The Adventure Begins

The Adventure Beings
A few years ago, I gave up on one futile dream (finding true love, giving my daughter siblings to play with and all those shenanigans) - and replaced it with the more humble and doable one:
Making a pot of tea together wherever we go.
In my fantasy, we'll be going to some remote places, with these simple pieces of equipment, an open mind and a willingness to step out of our comfort zone - and brew tea for others and perhaps also be invited to their brew.
I hope we make many new friends in the process, even for just the duration of the tea party.
And if not - at least we had a heck of a good cup of tea, outdoors.

I had the teapot for a long time now. It belongs to a lost love that by now I've given up 99% of hope to ever seeing again. I think after more than a year passed since two lovers have seen of each other is time to move on. At some point, the heart does not grow fonder from absence, but simply gets used to it and tries to forget the pain of being ripped apart by life's cruel injustices. The heart needs to give itself wings to fly and grow - and get itself smashed into the rocks again by another chapter of cruelty.

But I digress.... I had a kettle that can serve as a teapot -  stainless steel and lightweight as it should be. And also with sentimental value, which is always great for an object you plan to encircle the globe with. But I had no way to heat it up. I'm just take on the characteristics of a clueless chick when it comes to anything hardware or that remotely resembles camping-gear. For that reason alone, perhaps it is good that I met someone new to break my heart. We had a few outdoors tea parties together and I realized those portable little gas burners needn't be heavy nor complicated to operate, so I quickly acquired one for myself while my heart was still bleeding. Because of course I wanted nothing more in the world than to brew a pot of tea outdoors like he did for me. Apparently I'm the kind of masochist that likes to remind herself for as long as possible of the person that she should really forget about immediately.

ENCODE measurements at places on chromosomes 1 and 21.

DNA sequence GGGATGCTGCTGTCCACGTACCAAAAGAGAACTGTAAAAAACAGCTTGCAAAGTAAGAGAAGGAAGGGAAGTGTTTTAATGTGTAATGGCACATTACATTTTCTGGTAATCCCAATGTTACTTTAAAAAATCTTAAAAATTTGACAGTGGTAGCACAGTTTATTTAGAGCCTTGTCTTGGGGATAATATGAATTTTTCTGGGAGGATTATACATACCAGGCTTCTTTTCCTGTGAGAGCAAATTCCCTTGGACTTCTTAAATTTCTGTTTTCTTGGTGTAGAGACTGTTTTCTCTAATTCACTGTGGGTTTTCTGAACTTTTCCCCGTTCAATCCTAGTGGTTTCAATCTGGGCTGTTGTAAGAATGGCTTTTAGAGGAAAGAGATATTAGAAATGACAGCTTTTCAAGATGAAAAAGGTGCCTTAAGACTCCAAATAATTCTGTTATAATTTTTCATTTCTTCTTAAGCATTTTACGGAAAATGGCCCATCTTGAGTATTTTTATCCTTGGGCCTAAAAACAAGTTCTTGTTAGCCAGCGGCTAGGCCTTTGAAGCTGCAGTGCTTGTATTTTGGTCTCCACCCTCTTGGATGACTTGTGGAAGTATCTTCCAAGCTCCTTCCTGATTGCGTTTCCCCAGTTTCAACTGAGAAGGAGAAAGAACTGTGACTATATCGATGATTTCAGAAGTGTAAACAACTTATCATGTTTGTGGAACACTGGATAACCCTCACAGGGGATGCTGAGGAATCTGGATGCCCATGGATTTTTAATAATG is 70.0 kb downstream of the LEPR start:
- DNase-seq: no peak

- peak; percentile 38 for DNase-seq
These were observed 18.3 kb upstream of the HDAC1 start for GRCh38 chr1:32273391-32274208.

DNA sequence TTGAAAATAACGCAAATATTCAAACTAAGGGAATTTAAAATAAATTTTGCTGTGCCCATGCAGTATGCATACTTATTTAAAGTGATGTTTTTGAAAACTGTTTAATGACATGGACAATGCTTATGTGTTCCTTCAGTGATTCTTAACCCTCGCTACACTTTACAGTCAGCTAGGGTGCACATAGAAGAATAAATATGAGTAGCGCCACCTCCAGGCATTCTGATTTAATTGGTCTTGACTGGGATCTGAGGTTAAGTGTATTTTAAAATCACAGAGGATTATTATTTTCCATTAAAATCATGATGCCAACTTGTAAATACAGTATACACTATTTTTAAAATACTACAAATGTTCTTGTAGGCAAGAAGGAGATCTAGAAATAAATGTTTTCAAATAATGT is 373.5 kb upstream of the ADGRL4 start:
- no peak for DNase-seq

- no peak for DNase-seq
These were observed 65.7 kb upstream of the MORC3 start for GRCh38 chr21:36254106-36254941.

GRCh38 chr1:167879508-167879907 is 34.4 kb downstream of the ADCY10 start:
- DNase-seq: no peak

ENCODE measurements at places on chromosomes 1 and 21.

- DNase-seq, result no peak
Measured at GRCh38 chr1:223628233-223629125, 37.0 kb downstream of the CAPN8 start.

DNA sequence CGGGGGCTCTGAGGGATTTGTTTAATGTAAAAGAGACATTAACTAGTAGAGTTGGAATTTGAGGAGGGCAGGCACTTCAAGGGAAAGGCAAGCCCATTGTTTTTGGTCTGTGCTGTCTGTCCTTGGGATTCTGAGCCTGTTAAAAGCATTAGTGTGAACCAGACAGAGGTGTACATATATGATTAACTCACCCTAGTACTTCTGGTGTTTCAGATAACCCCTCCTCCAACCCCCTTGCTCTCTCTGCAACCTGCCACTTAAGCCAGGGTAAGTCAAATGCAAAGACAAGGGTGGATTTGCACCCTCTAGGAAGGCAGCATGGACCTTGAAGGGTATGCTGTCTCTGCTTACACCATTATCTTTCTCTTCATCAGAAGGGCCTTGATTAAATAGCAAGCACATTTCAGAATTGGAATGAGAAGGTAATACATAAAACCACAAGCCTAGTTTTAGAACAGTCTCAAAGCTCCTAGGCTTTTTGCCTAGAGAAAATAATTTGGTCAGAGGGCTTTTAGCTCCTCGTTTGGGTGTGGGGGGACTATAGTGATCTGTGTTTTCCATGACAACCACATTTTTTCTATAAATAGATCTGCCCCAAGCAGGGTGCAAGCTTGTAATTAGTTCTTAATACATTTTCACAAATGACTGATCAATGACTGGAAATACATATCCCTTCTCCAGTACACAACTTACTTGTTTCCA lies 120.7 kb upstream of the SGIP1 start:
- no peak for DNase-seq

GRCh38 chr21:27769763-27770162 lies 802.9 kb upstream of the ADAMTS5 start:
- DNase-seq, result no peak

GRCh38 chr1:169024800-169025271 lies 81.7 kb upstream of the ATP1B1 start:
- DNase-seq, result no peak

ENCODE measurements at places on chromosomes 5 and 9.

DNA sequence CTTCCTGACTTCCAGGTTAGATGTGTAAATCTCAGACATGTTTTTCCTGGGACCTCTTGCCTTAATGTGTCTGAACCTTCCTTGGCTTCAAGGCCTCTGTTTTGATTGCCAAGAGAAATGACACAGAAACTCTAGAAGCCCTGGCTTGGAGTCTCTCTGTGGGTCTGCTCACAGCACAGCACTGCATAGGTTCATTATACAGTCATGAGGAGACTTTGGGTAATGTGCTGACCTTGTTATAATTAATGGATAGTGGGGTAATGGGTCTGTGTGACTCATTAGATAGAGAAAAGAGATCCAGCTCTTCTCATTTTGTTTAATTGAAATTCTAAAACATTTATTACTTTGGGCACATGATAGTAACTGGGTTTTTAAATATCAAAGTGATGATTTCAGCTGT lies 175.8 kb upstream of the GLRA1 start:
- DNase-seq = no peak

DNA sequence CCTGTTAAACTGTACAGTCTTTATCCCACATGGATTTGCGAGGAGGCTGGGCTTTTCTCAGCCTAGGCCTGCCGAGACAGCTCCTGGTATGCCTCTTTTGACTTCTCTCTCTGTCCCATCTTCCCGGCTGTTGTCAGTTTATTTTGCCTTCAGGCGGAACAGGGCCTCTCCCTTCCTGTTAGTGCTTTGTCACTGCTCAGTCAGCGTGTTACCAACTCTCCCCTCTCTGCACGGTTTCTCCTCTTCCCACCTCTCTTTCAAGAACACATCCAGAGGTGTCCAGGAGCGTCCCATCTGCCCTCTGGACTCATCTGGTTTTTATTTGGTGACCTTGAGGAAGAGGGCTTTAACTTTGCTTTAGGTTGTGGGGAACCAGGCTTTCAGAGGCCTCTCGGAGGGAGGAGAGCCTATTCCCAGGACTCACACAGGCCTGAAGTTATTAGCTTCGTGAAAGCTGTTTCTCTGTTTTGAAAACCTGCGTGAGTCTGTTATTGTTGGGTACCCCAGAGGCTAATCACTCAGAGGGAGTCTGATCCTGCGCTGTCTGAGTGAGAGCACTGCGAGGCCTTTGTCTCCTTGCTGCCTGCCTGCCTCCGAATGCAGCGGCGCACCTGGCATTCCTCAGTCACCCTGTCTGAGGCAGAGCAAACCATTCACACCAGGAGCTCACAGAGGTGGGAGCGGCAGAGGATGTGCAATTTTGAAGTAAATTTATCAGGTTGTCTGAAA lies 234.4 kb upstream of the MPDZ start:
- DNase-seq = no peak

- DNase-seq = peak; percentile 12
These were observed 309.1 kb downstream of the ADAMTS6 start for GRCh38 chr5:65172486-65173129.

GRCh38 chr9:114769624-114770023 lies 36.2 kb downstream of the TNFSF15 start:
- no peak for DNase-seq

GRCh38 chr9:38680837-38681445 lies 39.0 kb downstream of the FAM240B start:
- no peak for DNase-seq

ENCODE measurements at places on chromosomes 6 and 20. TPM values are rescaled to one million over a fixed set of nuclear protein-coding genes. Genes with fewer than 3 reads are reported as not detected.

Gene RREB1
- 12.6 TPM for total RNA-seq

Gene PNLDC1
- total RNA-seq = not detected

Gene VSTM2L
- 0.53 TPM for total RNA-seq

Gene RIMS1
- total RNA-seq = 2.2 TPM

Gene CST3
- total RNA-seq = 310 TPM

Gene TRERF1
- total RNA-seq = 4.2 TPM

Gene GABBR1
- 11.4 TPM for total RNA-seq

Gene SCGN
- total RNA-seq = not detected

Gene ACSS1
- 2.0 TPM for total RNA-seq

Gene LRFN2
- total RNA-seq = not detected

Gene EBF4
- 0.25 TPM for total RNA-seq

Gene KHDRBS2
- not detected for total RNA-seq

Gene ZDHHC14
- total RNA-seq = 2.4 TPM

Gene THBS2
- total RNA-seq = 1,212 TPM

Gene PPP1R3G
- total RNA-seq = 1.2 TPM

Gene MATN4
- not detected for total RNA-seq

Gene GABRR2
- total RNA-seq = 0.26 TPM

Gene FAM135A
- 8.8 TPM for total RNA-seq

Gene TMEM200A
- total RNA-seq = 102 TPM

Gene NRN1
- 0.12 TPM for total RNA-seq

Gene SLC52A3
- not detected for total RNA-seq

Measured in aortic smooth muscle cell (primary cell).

Did I digress again? Sorry. It's all part of making the point that my repeatedly broken heart brings me eventually to the conclusion that really all I can do about it is make tea. I am a fully capable adult, I've accomplished plenty of things in my life, mostly all by myself,  including raising a child, which is probably the most challenging thing do to solo - and I'm pretty proud of it. The thing with relationships, is that you can't do them all by yourself. There is always another person involved, and that usually wrecks everything. I mean - the success of such operation is only 50% dependent on what I do or say, and 50% is entirely up to another person. Which so far hasn't really proven to be all that great... Maybe it's even worse than that: it's only third my responsibility, third the other person's, and another big third is left to chance/luck/serendipity/divine providence - call it whatever you like, it's something we have zero control over.

So here I am, finally hanging the towel and admitting I just can't do this. Especially not the heartbroken phase. It's just too painful, thankyouverymuch. Instead, I'm going to travel the world with my little girl (who is quite grown up now and loves to travel way more than I do), and on the way we're going to stop in places and make tea. Whomever is going to join us or interact with us is welcome to do so. And I hope we'll also be invited to a bunch of tea parties along the way. Our first destination is the area of Mt. Hermon where we set off for a little weekend adventure. And what we brewed and drank there I will tell you in the next few posts...

Victoria Tea Festival

Flowering Teas, originally uploaded by Ayala Moriel.

I just got back from Victoria Tea Festival last night - apparently, it's the largest tea festival in North America, and is a relatively new endeavor (this is the 3rd year). The event was held at the Crystal Garden (713 Douglas Street, just behind The Empress Hotel), an internesting building that used to be an indoors swimming pool. The exhibitors were quite varied, ranging from well established local tea companies, tea rooms, bakeries, tea accessories and china, and even a tea-leaf reader.

High Tea Display, originally uploaded by Ayala Moriel.